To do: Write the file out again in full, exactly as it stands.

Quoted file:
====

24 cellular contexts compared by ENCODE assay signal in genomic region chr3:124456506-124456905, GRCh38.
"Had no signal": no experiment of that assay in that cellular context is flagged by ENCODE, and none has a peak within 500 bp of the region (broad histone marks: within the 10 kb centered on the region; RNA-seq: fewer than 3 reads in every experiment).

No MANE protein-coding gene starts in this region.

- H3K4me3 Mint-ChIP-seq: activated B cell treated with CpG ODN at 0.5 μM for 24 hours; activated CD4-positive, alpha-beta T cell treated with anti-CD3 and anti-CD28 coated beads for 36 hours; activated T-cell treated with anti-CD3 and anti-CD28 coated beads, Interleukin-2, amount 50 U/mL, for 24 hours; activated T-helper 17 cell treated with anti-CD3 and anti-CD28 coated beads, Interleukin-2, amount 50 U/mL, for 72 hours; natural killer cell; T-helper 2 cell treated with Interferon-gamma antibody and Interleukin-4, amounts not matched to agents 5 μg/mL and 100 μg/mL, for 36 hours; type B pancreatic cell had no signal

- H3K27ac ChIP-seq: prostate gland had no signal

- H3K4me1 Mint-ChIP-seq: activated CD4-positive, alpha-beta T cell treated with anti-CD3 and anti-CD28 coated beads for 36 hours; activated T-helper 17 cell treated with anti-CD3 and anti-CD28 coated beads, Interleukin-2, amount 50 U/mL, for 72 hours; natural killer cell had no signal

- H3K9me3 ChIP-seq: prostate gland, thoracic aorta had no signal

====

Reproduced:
24 cellular contexts compared by ENCODE assay signal in genomic region chr3:124456506-124456905, GRCh38.
"Had no signal": no experiment of that assay in that cellular context is flagged by ENCODE, and none has a peak within 500 bp of the region (broad histone marks: within the 10 kb centered on the region; RNA-seq: fewer than 3 reads in every experiment).

No MANE protein-coding gene starts in this region.

- H3K4me3 Mint-ChIP-seq: activated B cell treated with CpG ODN at 0.5 μM for 24 hours; activated CD4-positive, alpha-beta T cell treated with anti-CD3 and anti-CD28 coated beads for 36 hours; activated T-cell treated with anti-CD3 and anti-CD28 coated beads, Interleukin-2, amount 50 U/mL, for 24 hours; activated T-helper 17 cell treated with anti-CD3 and anti-CD28 coated beads, Interleukin-2, amount 50 U/mL, for 72 hours; natural killer cell; T-helper 2 cell treated with Interferon-gamma antibody and Interleukin-4, amounts not matched to agents 5 μg/mL and 100 μg/mL, for 36 hours; type B pancreatic cell had no signal

- H3K27ac ChIP-seq: prostate gland had no signal

- H3K4me1 Mint-ChIP-seq: activated CD4-positive, alpha-beta T cell treated with anti-CD3 and anti-CD28 coated beads for 36 hours; activated T-helper 17 cell treated with anti-CD3 and anti-CD28 coated beads, Interleukin-2, amount 50 U/mL, for 72 hours; natural killer cell had no signal

- H3K9me3 ChIP-seq: prostate gland, thoracic aorta had no signal